Sparta Township

New Jersey

  • Population: 19722
  • Size: 38.9 sq miles (100.75 km2)
  • Established: 1845
  • Distance from NYC: 46
  • Distance from Philadelphia: 107
  • Distance from Newark: 37

Sparta Township, NJ real estate market

Market news - November 2017

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*Source - Trendgraphix and Garden State MLS. Information deemed reliable but not guaranteed.

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Sections

Sparta Township Biography
History
Community Life
Education
Transportation
Real Estate
Sparta Parks
Local Attractions

About Sparta Township

Small-town life is alive and well in Sparta, New Jersey. This 39-square-mile township is located in the southernmost part of Sussex County. It borders Morris County’s Jefferson Township as well as the Sussex County towns of Andover, Byram, Hardyston, Lafayette and Ogdensburg. Gently rolling countryside provides a scenic backdrop for new and established neighborhoods, many of which are situated in one of the township’s 11 lake communities.  

Among the lake communities, Lake Mohawk is the largest and best-known. It includes the three-and-a-half-mile-long Lake Mohawk, with over 2,000 homes, White Deer Plaza shopping area, a lakefront boardwalk and the historic Lake Mohawk Country Club. In fact, White Deer Plaza, the country club and boardwalk are listed on the New Jersey and National Historic Registers.

Main Street’s shopping area features Sparta Town Square, a shopping center which opened in 2011 and is anchored by a Stop & Shop grocery store. Smaller businesses in town include restaurants, cafes, a book store, bowling alley, three-screen movie theater, hardware store, garden center, bakery, pharmacy and numerous other shops, services and small businesses. In and around Main Street, many shops are located in charming antique buildings.

Many residents commute to work in larger towns and cities including Newark, about 50 miles away, Manhattan, approximately 60 miles east, or Morristown, a 25-mile ride from Sparta. Recent population numbers report that 19,000-plus people live in the township.  
 

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History

By the time it was formally established in 1845, Sparta Township was mainly a farming village with a few iron forges and grist mills. Thomas Edison created a huge operation on Sparta Mountain during the late 19th century to separate iron ore from rocks using magnetic technology he developed. In addition to this major industrial development, the late 1800s saw vacationers coming to Sparta by train from big cities like Paterson, Jersey City and Brooklyn.  These summer tourists stayed at local inns, strolled through Sparta Glen and took in the fresh mountain air which was said to be healthful. Once cars became more popular, the town was no longer a seasonal destination until The Arthur D. Crane Company developed Lake Mohawk in the late 1920s. Transforming Brogden Meadow and adjoining farmland into a manmade lake was a huge feat of engineering at the time. Small cabins and lakestyle dwellings were built mainly as summer residences, but in the past 40 years most have been made into year-round homes.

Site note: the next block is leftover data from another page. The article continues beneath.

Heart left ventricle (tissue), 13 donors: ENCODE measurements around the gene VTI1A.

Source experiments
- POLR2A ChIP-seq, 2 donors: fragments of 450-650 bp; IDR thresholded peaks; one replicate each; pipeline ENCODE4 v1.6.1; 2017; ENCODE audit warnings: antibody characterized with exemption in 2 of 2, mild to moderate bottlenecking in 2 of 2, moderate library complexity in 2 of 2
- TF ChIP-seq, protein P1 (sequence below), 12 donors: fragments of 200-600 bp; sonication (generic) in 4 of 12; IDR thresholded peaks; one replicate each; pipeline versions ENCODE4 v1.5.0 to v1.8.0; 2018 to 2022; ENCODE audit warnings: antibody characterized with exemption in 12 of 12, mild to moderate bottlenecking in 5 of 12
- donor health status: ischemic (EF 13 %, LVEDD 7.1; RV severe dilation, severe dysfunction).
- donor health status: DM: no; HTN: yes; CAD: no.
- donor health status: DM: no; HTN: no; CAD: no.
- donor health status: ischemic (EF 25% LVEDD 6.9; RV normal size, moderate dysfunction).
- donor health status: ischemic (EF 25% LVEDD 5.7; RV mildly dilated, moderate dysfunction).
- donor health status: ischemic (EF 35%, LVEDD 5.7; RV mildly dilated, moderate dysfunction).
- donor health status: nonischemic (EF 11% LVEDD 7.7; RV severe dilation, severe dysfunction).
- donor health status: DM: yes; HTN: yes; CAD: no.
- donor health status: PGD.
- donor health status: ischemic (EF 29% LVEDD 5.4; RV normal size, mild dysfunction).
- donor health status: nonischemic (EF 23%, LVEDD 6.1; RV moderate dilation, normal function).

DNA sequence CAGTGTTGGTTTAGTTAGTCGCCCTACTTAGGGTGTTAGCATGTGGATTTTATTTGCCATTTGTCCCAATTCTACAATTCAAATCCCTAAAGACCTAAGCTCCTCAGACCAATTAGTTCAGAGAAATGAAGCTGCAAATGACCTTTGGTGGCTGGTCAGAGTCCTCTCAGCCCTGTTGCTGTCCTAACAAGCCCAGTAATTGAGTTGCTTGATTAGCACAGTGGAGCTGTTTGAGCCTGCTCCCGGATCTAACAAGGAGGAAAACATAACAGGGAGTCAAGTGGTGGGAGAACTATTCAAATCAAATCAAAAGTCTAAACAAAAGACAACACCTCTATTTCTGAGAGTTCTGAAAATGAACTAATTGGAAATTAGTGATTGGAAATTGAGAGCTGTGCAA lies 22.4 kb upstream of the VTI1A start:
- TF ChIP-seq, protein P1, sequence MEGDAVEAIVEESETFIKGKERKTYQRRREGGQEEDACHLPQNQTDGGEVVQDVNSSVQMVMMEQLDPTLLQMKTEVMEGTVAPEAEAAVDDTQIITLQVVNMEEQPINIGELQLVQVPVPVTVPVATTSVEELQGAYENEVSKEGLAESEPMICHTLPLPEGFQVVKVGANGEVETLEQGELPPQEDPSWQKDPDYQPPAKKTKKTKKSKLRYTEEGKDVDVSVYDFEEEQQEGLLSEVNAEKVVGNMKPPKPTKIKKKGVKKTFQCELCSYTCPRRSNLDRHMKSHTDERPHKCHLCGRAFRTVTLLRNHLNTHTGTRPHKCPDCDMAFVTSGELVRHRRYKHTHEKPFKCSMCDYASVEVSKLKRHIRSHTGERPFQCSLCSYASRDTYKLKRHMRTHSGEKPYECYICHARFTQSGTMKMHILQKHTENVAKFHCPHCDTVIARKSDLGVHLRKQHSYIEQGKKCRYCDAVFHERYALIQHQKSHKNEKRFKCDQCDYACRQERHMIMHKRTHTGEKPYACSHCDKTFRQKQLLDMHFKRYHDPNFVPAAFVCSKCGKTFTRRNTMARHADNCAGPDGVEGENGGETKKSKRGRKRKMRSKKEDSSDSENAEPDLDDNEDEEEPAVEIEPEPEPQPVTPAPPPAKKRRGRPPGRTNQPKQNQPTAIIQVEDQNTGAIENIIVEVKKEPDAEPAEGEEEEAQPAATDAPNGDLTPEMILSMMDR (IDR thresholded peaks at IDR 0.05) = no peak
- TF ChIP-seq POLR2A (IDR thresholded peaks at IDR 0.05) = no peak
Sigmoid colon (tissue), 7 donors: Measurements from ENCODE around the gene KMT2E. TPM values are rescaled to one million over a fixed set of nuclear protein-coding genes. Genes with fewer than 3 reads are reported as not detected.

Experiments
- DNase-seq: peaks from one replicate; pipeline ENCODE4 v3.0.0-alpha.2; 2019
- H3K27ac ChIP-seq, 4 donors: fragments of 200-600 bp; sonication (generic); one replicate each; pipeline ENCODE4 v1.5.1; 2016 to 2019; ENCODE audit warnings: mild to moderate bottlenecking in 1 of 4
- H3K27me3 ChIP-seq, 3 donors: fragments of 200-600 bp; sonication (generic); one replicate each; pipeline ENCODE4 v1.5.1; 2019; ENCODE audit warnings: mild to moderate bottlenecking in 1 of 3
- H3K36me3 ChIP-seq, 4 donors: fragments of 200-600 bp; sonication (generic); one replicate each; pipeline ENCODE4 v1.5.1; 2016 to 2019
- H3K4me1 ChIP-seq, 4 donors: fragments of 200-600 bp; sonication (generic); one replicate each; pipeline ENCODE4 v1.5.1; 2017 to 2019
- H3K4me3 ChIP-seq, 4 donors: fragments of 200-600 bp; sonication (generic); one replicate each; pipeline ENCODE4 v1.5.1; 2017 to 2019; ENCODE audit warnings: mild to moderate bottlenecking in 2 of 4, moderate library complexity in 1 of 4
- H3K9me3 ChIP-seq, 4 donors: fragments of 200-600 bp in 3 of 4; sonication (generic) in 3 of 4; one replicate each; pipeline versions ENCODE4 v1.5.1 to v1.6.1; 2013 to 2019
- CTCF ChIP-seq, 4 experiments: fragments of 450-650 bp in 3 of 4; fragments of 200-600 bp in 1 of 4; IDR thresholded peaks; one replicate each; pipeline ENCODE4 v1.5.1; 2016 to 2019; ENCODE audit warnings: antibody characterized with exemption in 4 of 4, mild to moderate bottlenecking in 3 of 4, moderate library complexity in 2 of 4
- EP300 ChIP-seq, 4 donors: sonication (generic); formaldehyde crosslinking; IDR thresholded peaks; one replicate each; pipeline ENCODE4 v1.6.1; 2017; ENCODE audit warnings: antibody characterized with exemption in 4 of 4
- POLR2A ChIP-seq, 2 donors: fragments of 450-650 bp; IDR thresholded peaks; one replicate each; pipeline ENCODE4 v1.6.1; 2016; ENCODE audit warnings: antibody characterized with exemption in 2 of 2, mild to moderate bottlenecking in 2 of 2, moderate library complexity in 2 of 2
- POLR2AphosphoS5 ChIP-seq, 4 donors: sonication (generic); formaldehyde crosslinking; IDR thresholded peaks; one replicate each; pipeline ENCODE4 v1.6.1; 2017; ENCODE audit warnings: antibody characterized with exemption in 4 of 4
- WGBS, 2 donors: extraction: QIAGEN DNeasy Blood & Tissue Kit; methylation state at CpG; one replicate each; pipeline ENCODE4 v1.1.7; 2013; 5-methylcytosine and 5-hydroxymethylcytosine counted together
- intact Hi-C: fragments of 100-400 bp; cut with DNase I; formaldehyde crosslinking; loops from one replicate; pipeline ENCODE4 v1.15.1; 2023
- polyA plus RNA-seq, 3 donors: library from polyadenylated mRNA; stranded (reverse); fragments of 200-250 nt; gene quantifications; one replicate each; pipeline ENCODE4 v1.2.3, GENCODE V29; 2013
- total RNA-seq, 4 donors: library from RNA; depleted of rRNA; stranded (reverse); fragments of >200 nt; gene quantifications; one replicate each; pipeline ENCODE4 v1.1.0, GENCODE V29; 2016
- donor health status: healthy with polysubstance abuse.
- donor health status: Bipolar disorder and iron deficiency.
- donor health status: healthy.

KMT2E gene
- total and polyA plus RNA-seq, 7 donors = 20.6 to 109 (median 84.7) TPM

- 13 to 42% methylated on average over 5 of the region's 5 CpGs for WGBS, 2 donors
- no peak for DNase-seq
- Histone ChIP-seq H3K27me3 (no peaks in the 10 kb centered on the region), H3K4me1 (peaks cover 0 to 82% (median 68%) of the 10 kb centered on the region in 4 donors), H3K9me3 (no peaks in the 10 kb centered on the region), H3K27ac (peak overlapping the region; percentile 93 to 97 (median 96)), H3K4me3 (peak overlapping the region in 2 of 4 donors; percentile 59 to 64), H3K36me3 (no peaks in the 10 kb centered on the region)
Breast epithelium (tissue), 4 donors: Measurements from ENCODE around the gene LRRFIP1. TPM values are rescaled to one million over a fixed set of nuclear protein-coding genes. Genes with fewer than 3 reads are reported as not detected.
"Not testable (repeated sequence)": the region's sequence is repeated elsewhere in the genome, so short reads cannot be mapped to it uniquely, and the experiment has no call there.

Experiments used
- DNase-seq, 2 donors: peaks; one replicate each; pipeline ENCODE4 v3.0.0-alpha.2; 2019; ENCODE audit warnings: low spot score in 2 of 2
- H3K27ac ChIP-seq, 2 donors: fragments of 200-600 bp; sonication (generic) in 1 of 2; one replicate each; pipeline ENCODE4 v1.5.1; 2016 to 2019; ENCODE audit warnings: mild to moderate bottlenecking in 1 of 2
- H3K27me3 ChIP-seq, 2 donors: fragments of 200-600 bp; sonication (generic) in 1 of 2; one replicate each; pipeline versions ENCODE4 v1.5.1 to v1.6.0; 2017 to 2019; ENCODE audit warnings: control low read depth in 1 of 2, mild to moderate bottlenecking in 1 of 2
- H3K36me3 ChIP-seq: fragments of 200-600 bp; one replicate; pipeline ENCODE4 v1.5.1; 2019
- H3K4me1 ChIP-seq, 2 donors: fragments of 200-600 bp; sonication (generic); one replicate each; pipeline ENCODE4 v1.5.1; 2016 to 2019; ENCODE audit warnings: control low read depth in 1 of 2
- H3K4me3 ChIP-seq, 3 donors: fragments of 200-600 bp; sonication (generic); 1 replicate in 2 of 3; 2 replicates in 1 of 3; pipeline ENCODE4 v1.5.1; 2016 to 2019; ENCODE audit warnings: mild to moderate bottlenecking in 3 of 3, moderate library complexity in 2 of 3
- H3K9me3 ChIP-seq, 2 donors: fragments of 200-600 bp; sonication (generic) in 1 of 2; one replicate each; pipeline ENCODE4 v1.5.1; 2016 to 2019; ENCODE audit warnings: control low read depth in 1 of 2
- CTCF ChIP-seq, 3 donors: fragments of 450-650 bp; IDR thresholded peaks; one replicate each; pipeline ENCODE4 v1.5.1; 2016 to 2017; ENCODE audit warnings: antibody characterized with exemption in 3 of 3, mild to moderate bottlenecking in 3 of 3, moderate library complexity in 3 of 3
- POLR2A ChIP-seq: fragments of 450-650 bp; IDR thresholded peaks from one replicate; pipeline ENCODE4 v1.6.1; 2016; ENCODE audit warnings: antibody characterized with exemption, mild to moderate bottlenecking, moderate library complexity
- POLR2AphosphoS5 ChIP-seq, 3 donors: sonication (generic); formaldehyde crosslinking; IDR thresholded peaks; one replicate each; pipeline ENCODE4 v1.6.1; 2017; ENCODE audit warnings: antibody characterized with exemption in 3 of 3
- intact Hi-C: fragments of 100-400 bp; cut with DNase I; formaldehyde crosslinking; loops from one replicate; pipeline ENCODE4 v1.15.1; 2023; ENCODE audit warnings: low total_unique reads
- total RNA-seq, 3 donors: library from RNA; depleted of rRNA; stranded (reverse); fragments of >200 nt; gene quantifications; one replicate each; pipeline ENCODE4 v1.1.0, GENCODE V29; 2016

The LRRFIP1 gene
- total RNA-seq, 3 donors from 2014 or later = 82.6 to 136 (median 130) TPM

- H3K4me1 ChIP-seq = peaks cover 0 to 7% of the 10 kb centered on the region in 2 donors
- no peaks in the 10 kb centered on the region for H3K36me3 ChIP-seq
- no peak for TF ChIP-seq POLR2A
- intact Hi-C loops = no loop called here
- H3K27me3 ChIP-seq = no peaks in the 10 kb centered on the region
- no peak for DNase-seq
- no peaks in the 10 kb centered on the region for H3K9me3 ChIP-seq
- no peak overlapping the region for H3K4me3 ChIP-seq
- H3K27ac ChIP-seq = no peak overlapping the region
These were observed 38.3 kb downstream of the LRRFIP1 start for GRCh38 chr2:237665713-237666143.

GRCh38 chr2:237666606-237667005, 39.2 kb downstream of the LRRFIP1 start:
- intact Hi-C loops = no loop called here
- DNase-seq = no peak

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Community Life

Sparta residents gather at special events throughout the year, enhancing the close-knit community feeling. Sparta Day is celebrated every June on the grounds surrounding the library. Local organizations, live music, food, games and pony rides are some of the favorite offerings at this annual event. Friday nights in the summer, Sparta Arts sponsors live concerts in the band shell at Dykstra Park. Memorial Day and Fourth of July parades always draw huge crowds who cheer on local fire and police departments, sports teams, scouts and volunteer groups. The annual Christmas tree lighting takes place in early December on the Lake Mohawk Boardwalk, which is also the site of a German Christmas Market, a weekend-long event with German food, music and gift items.

The Sparta Library was founded in 1841 and houses over 60,000 books as well as music CDs, DVDs, downloadable audio books, graphic novels and video games. It was recognized as the #1 library in the state by Hennen’s American Public Library Ratings for its adult and children’s programs, Wi Fi access, computerized reference sources and other innovative offerings. The library is located on Woodport Road. The lower level of the library is home to the township’s Recreation Department which runs a preschool, summer day camp and artistic, educational, fitness and athletic programs for all ages

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Education

Public schools in Sparta include Helen Morgan School for kindergarten to grade two, the Alpine School for grades three to five, Sparta Middle School for sixth to eighth graders and Sparta High School.  

A $72.5 million re-construction project at Sparta High School was completed in 2011. The state-of-the-art facility features a new auditorium, cafeteria, gymnasium, media center, science and computer laboratories, and 24 new classrooms. Approximately 1,200 students attend the high school, and programs include honors and advanced placement classes in numerous subjects. Additionally, there is a wide selection of athletic and extra-curricular activities.